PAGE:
Primate Characteristics
Color vision, bony structures, post orbital, enclosed eye sockets, (however some do) nails, opposibe thumbs, steroscopic vision, color vision, ect.
Limbs and Locomotion
-A tendency toward an erect posture
- A flexible generalized limb structure allows most primates to practice various locomotor behaviors
-hands and feet with a high degree of prehensility
Erect Posture
It is a derieved trait that all primares show to some degree. It's variously associated with sitting, leaping, standing, and occasionally, bipedal walking
This is an ancestral trait that primates have retained some bonans and certain abilitys that have been lost in more specialized animals. They are not restricted to one form of movement.
Grasping, as by the hands and feet of primates
the condition of having five digits (fingers or toes) on a limb
a horn-like envelop covering the dorsal aspect of the terminal phalanges of fingers and toes
-All prosimians posses a grooming claw on one digit
Opposable Thumb
Most primares are capable of moving the thumb so that it opposes or comes in contact with the second digit, or the palm of the hand
Tactile Pads
enriched with the sensory neerve fibers at the ends of digits. Enhances the sense of touch
Diet and Teeth
-Lack of Diertart Specialization
-Generalized Dentition
Having a diet consisting of many food types
Generalized Dentition
The teeth aren't specialized for processing only one type of food, a characteristic related to a general lack of dietary specialization
Dental Formula
number and types of teeth on each half of the jaw.
-right/left maxilla
-right/left mandible
Tool Making
Unknown/Could not find
Senses and Brain
Primates rely heavily on vision and less on olfaction, especially when compared to other mammals. This emphasis is reflected in evolutionarychanges in the skull, eyes, and brain
Active during the day
Active during the night
Color Vision
Characteristic of all diurnal primates
Stereoscopic Vision
The ability to percieve objects in
Binocular Vision
Vision characterized by overlapping visual fields provided by forward-facing eyes.
-Essential to depth perception
Bilaterality of Vision
unknown/cannot find
Two halves of the cerebrum that are connected by a dense mass of fibers.
3-D Vision
The capacity for stereoscopic vision depends on each hemishpere of the brain recieving visual information from both eyes and from overlapping visual fields
The sense of smell
General trend among placental mammals, but especially true of primates. In primates, this expansion is most evident in the visual and association areas of the neocortex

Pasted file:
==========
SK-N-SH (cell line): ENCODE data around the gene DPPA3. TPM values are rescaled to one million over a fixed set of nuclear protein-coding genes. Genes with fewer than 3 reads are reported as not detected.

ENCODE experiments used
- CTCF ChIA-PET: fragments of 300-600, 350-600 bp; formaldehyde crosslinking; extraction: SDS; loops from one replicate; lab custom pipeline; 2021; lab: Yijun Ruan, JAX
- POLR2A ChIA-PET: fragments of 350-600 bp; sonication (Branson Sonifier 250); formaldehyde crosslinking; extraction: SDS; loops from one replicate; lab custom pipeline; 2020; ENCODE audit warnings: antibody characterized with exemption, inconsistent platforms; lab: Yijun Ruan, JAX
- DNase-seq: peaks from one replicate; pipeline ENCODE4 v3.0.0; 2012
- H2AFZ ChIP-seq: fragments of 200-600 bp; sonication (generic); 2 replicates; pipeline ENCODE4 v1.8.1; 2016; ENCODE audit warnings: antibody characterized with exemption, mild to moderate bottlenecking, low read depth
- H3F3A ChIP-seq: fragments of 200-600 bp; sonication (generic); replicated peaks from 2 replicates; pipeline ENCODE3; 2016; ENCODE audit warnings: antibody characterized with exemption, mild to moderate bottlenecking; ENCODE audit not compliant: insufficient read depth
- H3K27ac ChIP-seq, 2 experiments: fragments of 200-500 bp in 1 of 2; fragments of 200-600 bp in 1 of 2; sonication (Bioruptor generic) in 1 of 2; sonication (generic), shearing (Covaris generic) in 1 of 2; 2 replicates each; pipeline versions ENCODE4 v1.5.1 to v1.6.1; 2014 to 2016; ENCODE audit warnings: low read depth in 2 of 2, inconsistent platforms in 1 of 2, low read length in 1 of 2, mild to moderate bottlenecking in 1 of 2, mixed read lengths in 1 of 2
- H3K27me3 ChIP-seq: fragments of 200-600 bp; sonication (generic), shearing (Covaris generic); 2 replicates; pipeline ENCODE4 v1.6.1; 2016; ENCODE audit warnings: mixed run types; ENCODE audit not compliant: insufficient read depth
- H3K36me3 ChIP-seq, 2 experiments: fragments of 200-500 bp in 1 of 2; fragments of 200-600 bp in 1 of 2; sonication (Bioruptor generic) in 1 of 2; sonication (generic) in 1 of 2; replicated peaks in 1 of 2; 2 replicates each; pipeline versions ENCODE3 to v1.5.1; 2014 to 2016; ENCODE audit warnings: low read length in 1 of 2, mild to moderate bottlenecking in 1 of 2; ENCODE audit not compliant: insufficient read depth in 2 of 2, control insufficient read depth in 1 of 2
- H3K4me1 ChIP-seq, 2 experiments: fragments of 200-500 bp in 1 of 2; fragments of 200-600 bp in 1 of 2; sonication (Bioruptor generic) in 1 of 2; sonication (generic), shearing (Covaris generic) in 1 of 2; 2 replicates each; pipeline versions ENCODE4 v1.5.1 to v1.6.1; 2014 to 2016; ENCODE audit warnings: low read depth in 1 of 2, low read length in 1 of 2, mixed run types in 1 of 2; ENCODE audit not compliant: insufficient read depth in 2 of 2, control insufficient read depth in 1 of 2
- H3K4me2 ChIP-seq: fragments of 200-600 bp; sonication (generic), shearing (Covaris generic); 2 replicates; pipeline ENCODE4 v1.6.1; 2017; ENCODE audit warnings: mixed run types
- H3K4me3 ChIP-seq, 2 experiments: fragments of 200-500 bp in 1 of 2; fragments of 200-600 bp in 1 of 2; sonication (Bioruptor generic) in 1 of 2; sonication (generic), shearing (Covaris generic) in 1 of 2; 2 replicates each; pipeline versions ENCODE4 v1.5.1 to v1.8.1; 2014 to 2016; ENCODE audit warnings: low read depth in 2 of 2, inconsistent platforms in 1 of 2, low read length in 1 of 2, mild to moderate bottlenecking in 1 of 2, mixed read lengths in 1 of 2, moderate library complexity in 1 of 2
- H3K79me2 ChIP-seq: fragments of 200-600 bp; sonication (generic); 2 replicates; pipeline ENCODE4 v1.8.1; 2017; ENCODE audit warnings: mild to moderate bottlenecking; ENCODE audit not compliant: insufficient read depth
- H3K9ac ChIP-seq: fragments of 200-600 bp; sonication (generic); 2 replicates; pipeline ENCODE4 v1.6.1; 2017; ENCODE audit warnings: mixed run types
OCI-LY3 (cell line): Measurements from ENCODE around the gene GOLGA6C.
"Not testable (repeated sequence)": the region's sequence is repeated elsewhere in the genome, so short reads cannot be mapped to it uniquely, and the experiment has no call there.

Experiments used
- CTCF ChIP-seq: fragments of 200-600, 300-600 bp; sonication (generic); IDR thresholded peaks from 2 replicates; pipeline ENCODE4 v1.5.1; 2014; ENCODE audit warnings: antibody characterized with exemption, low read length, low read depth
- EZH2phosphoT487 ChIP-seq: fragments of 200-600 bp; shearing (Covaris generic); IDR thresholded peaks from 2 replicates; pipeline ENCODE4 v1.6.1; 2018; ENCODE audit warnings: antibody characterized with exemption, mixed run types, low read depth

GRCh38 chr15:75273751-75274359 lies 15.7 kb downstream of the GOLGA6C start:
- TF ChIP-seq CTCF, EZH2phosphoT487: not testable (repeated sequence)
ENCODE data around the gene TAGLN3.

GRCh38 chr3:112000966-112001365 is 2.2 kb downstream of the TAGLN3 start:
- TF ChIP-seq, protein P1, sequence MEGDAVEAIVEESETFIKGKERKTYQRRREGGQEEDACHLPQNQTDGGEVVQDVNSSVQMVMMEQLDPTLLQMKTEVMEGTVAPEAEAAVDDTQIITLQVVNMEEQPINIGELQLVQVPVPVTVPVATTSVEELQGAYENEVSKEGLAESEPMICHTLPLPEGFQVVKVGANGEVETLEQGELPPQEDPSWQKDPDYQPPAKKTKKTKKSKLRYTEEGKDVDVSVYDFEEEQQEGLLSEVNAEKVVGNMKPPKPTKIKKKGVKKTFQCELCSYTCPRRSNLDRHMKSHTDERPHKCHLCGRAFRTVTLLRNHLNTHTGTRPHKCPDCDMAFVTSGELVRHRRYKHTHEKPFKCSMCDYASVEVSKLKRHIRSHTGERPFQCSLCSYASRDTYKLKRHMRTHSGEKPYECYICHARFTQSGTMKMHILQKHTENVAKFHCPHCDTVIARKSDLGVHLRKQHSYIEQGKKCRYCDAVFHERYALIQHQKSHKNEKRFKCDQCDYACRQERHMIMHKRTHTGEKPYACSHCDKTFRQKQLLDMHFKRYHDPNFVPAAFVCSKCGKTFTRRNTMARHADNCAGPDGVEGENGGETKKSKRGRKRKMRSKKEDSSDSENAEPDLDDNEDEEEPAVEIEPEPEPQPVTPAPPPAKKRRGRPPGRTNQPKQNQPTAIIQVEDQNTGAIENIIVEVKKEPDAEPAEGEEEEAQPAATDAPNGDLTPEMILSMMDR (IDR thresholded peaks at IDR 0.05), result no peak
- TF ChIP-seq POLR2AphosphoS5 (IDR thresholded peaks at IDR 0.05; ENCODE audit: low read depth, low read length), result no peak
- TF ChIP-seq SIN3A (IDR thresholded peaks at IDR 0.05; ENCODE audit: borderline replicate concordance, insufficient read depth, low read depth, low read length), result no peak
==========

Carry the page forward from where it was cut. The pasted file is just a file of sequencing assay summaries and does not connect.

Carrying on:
Matuaration, Learning, and Behavior
-A more efficient means of fetal nourishment, longer periods of gestation, reduced numbers of offspring
-greater dependence on flexible, learned behavior
-Tendency to live in Social groups and permenant association of adult males within the group
-The tendency to diurnal activity patterns
Learned Behavior
correlated with delayed maturation and subsequently longer periods of infant and child dependency on at least one parent
Except for some nocturnal species, primates tend to associate with other individuals.
Threat Yawns
Unknown/Could not find
Unknown/Could not find
Matt Cartmill
physical anthropologist & anatomist at Boston University, proposed a "Visual Predation Hypothesis"
Visual Predation Hypothesis
argues that ancestral primates were insectivorous predators resembling tarsiers, subject to the same selection pressure for frontal vision as other predatory species. Cartmill also uses this hypothesis to account for the specialization of primate hands, which he suggests became adapted for grasping prey, somewhat like the way raptors employ their talons
Lemurs, Lorises and Tarsiers
-large-eyed arboreal prosimian having foxy faces and long furry tail
- a primitive family of primates, confined to the island of Madagascar.
-Any of several small, slow-moving primates, of the family Lorisidae, found in India and southeast Asia
Three species restricted to island areas in SE Asia. They live in a wide range of habitats. They are nocturnal insectivores, and leap onto prey from branches and shrubs. They form pair bonds, with the social unit being the mated pair and offspring
New World Monkeys
found in a wide range of arboreal enviroments throughout most forested area in Southern Mexico and Central and South America. They exhibit a wide range of size, diet, and ecological adaptions
Old World Monkies
they are the most widely distributed of all living primates, except for humans.
-a group of primates, falling in the superfamily Cercopithecoidea in the clade Catarrhini
Lesser Apes
Gibbons are apes in the family Hylobatidae (pronounced /ˌhaɪlɵˈbeɪtɨdiː/). The family is divided into four genera based on their diploid chromosome number: Hylobates (44), Hoolock (38), Nomascus (52), and Symphalangus (50).